You want a fifth or 10th cat, so does that make you an animal hoarder? Actually, hoarding is not related to the absolute number of animals, despite the common perception, says Randall Lockwood, Ph.D., the ASPCA’s senior vice president of forensic sciences and anti-cruelty projects. Someone with 50 animals may provide perfectly adequate daily care and veterinary care. Theirs is not an animal cruelty case.
Hoarding cases emerge in the news because of neglect and animal cruelty. Recent studies on animal hoarding in other countries indicate that it’s found in many cultures, suggesting a potentially strong biological component and at least partly a mental health issue. “Hoarding does seem to run in families,” Dr. Lockwood says.
The current thinking is that hoarding is a complex issue, perhaps related to obsessive-compulsive disorder, though hoarders don’t have impulses to, say, touch a doorknob eight times and they’re not willing to change. Animal hoarders see themselves as rescuers, Dr. Lockwood says. “However, they will be in complete denial of their inability to provide minimal care for these animals, and meanwhile it is clear that the animals are suffering.”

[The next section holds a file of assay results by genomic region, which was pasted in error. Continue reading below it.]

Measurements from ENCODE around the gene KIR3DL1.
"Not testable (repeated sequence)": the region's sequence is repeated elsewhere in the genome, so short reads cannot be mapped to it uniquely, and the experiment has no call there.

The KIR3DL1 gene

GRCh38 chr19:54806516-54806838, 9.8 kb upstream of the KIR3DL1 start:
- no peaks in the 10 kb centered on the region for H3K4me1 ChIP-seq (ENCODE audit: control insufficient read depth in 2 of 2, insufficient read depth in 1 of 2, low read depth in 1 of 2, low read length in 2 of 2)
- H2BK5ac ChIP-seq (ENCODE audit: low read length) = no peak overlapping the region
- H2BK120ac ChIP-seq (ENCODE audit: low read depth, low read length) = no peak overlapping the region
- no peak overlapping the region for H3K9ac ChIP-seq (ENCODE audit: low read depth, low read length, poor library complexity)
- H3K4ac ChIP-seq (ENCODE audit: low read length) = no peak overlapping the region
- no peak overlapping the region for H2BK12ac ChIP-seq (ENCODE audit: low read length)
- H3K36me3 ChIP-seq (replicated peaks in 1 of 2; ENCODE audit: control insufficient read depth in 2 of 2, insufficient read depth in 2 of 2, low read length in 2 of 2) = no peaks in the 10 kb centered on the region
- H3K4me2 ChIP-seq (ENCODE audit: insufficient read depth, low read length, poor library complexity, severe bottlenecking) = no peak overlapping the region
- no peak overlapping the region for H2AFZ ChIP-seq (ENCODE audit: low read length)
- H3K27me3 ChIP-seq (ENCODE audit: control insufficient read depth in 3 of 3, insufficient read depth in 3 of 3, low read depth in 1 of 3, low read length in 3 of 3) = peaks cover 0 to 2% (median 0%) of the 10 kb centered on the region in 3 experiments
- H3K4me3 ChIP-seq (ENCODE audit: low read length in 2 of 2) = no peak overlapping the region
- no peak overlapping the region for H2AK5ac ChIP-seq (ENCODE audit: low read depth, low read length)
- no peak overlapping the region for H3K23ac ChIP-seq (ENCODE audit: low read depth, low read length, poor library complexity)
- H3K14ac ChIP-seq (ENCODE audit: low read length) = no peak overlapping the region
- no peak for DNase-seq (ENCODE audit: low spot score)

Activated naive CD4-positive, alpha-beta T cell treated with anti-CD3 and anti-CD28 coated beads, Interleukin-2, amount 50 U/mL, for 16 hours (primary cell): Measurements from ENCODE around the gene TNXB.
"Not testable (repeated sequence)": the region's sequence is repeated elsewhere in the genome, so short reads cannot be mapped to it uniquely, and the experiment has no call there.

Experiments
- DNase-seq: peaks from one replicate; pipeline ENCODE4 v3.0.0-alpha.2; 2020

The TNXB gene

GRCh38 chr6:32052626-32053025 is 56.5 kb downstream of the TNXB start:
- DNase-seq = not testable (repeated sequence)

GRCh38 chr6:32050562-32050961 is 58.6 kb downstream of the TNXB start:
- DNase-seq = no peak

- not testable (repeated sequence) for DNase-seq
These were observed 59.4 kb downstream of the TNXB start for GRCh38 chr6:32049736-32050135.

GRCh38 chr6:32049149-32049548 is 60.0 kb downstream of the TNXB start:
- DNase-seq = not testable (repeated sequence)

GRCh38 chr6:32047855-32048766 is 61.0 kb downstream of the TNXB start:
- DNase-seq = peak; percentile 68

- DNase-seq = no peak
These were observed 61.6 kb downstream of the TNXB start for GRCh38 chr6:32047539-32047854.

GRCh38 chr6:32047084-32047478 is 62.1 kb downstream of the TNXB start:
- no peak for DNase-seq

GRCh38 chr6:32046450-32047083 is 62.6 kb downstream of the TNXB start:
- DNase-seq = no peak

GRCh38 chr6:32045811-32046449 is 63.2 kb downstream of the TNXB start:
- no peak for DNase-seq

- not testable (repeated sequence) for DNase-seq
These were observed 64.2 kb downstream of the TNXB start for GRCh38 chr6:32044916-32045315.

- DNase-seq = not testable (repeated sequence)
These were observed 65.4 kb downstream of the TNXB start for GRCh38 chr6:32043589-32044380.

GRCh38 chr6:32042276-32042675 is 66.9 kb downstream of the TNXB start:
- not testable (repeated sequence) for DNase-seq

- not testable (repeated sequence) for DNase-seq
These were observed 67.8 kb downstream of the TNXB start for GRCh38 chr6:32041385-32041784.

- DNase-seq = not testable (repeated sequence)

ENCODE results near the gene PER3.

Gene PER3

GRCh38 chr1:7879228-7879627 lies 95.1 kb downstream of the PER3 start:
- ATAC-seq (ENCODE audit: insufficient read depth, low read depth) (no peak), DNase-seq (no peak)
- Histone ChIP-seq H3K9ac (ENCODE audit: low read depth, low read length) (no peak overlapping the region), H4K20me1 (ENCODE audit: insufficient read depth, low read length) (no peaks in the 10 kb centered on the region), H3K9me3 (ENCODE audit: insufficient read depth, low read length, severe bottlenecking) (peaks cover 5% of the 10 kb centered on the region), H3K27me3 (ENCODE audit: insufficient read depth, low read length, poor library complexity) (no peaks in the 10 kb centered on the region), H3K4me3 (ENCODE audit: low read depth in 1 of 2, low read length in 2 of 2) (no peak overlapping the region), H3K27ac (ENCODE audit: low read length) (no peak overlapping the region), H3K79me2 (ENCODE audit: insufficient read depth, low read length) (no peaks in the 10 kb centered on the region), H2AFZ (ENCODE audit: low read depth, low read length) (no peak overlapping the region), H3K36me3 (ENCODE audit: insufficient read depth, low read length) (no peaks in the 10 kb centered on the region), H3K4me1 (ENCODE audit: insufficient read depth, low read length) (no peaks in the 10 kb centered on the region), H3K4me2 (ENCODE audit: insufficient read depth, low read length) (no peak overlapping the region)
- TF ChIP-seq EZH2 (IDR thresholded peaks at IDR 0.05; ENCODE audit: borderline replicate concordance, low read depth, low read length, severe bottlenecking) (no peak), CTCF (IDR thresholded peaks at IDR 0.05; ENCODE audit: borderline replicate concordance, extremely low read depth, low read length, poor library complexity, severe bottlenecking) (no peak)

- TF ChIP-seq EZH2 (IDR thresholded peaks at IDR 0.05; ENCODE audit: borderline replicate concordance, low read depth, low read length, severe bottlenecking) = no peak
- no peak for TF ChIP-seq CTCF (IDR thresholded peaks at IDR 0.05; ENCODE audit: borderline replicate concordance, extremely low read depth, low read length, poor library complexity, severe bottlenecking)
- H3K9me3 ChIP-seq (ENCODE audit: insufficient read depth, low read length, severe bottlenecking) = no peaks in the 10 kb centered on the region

Animal hoarders also seem to process some perceptual information differently from the general public. They don’t see that their animals are in poor condition or even dead, “even though these are people who are otherwise functioning at a high level,” Dr. Lockwood says. Doctors, lawyers, teachers and people of all types have been found to be animal hoarders.
However, living with hoarder can be “worse than death” for the animals, says Holly Putnam, DVM, program clinician in Maddie’s Shelter Medicine Program at Cornell. “Animals have been known to starve to death, feeding on each others’ carcasses, living on waste. And then you have to wonder, too, about their social interactions. Dogs can be aggressive and pick on the poor timid ones.”
Each year brings an estimated 3,000 to 5,000 new cases of animal hoarding, Dr. Lockwood says. The agency monitors about 100 cases at any given time. The latest Diagnostic and Statistical Manual of Mental Disorders added a classification of hoarding disorder, although it provides no special recognition of animal hoarding, Dr. Lockwood says. The manual estimates that 2 to 5 percent of the general population has hoarding disorders.